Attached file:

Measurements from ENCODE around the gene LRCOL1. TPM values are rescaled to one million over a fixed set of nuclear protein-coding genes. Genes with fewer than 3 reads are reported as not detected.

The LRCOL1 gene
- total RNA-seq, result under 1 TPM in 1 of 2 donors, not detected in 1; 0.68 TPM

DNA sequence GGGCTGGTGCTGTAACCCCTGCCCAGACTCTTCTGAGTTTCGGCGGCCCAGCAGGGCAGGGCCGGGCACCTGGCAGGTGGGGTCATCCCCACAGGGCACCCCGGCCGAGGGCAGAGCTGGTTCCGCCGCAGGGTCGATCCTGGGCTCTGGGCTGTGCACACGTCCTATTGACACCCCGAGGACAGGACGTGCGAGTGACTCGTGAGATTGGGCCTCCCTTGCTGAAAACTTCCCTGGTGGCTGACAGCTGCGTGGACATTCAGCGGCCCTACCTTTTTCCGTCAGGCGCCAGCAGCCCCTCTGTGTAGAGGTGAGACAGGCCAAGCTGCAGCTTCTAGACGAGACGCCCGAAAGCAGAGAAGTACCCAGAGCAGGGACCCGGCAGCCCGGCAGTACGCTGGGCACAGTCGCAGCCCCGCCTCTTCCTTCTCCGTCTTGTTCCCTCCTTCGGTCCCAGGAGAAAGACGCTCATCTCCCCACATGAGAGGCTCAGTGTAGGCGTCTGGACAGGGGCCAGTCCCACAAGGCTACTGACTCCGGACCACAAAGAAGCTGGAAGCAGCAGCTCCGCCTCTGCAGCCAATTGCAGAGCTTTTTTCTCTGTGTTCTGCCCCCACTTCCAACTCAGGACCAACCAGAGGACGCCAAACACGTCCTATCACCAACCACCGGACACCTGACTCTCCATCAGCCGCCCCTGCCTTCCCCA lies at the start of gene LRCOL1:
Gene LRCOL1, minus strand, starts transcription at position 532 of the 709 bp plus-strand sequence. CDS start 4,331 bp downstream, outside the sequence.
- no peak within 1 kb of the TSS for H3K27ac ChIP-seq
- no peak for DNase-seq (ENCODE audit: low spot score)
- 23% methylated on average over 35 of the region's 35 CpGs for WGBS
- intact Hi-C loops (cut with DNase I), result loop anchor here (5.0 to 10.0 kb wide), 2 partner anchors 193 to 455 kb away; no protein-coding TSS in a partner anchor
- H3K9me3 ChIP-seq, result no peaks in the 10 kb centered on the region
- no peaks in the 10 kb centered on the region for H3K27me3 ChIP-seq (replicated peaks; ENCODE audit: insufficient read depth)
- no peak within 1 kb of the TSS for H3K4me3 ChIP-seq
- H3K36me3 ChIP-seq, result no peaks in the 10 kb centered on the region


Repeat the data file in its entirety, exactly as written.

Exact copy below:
Measurements from ENCODE around the gene LRCOL1. TPM values are rescaled to one million over a fixed set of nuclear protein-coding genes. Genes with fewer than 3 reads are reported as not detected.

The LRCOL1 gene
- total RNA-seq, result under 1 TPM in 1 of 2 donors, not detected in 1; 0.68 TPM

DNA sequence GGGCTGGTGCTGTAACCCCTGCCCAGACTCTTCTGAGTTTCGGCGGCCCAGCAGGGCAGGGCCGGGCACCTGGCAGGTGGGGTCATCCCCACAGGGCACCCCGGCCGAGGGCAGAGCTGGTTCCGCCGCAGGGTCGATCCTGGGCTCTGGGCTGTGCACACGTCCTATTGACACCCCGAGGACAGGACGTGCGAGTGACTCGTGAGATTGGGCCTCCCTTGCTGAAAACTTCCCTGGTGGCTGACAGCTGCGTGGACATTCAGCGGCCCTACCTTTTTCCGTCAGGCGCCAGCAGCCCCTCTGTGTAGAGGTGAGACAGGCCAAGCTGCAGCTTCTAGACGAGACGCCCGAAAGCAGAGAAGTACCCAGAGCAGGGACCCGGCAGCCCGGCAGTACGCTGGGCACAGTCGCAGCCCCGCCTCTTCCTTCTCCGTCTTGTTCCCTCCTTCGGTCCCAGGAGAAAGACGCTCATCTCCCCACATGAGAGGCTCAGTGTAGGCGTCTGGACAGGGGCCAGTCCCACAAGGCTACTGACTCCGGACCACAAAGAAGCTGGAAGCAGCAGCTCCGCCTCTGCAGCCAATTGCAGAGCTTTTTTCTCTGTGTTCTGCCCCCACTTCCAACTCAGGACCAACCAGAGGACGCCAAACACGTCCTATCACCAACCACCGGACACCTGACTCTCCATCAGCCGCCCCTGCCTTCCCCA lies at the start of gene LRCOL1:
Gene LRCOL1, minus strand, starts transcription at position 532 of the 709 bp plus-strand sequence. CDS start 4,331 bp downstream, outside the sequence.
- no peak within 1 kb of the TSS for H3K27ac ChIP-seq
- no peak for DNase-seq (ENCODE audit: low spot score)
- 23% methylated on average over 35 of the region's 35 CpGs for WGBS
- intact Hi-C loops (cut with DNase I), result loop anchor here (5.0 to 10.0 kb wide), 2 partner anchors 193 to 455 kb away; no protein-coding TSS in a partner anchor
- H3K9me3 ChIP-seq, result no peaks in the 10 kb centered on the region
- no peaks in the 10 kb centered on the region for H3K27me3 ChIP-seq (replicated peaks; ENCODE audit: insufficient read depth)
- no peak within 1 kb of the TSS for H3K4me3 ChIP-seq
- H3K36me3 ChIP-seq, result no peaks in the 10 kb centered on the region